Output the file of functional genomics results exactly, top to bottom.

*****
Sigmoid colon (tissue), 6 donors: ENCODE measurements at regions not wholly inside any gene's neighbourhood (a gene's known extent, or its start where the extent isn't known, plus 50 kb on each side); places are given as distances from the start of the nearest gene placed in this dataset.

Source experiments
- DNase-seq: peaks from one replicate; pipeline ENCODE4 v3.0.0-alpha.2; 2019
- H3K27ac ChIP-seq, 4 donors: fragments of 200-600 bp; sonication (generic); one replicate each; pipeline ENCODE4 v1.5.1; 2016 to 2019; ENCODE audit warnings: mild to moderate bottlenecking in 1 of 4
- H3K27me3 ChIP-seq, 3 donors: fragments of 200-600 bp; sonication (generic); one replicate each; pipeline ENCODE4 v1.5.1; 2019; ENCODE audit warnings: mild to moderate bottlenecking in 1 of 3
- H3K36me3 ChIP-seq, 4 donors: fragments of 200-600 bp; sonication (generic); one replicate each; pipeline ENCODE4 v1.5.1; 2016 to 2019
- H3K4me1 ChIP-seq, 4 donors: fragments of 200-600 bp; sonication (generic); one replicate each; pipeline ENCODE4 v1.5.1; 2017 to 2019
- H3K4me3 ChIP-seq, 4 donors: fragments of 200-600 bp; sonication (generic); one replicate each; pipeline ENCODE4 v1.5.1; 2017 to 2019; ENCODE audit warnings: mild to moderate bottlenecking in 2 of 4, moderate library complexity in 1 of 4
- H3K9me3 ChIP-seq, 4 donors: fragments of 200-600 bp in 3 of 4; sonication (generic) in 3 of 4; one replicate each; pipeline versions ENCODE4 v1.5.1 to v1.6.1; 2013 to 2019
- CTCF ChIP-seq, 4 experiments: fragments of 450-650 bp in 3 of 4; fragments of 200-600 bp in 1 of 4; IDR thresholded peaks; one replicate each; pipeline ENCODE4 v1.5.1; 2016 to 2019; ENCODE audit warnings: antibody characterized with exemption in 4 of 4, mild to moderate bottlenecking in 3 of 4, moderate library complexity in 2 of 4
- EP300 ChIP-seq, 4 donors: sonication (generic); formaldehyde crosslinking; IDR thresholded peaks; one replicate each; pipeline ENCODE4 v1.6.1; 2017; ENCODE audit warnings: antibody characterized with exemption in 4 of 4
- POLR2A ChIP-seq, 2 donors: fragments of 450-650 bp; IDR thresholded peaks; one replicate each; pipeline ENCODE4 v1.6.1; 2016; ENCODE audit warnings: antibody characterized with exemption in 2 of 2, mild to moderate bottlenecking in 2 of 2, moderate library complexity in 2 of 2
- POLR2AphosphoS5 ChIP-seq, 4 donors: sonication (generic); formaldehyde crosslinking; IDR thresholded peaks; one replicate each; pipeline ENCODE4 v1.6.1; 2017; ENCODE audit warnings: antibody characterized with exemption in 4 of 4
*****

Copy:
Sigmoid colon (tissue), 6 donors: ENCODE measurements at regions not wholly inside any gene's neighbourhood (a gene's known extent, or its start where the extent isn't known, plus 50 kb on each side); places are given as distances from the start of the nearest gene placed in this dataset.

Source experiments
- DNase-seq: peaks from one replicate; pipeline ENCODE4 v3.0.0-alpha.2; 2019
- H3K27ac ChIP-seq, 4 donors: fragments of 200-600 bp; sonication (generic); one replicate each; pipeline ENCODE4 v1.5.1; 2016 to 2019; ENCODE audit warnings: mild to moderate bottlenecking in 1 of 4
- H3K27me3 ChIP-seq, 3 donors: fragments of 200-600 bp; sonication (generic); one replicate each; pipeline ENCODE4 v1.5.1; 2019; ENCODE audit warnings: mild to moderate bottlenecking in 1 of 3
- H3K36me3 ChIP-seq, 4 donors: fragments of 200-600 bp; sonication (generic); one replicate each; pipeline ENCODE4 v1.5.1; 2016 to 2019
- H3K4me1 ChIP-seq, 4 donors: fragments of 200-600 bp; sonication (generic); one replicate each; pipeline ENCODE4 v1.5.1; 2017 to 2019
- H3K4me3 ChIP-seq, 4 donors: fragments of 200-600 bp; sonication (generic); one replicate each; pipeline ENCODE4 v1.5.1; 2017 to 2019; ENCODE audit warnings: mild to moderate bottlenecking in 2 of 4, moderate library complexity in 1 of 4
- H3K9me3 ChIP-seq, 4 donors: fragments of 200-600 bp in 3 of 4; sonication (generic) in 3 of 4; one replicate each; pipeline versions ENCODE4 v1.5.1 to v1.6.1; 2013 to 2019
- CTCF ChIP-seq, 4 experiments: fragments of 450-650 bp in 3 of 4; fragments of 200-600 bp in 1 of 4; IDR thresholded peaks; one replicate each; pipeline ENCODE4 v1.5.1; 2016 to 2019; ENCODE audit warnings: antibody characterized with exemption in 4 of 4, mild to moderate bottlenecking in 3 of 4, moderate library complexity in 2 of 4
- EP300 ChIP-seq, 4 donors: sonication (generic); formaldehyde crosslinking; IDR thresholded peaks; one replicate each; pipeline ENCODE4 v1.6.1; 2017; ENCODE audit warnings: antibody characterized with exemption in 4 of 4
- POLR2A ChIP-seq, 2 donors: fragments of 450-650 bp; IDR thresholded peaks; one replicate each; pipeline ENCODE4 v1.6.1; 2016; ENCODE audit warnings: antibody characterized with exemption in 2 of 2, mild to moderate bottlenecking in 2 of 2, moderate library complexity in 2 of 2
- POLR2AphosphoS5 ChIP-seq, 4 donors: sonication (generic); formaldehyde crosslinking; IDR thresholded peaks; one replicate each; pipeline ENCODE4 v1.6.1; 2017; ENCODE audit warnings: antibody characterized with exemption in 4 of 4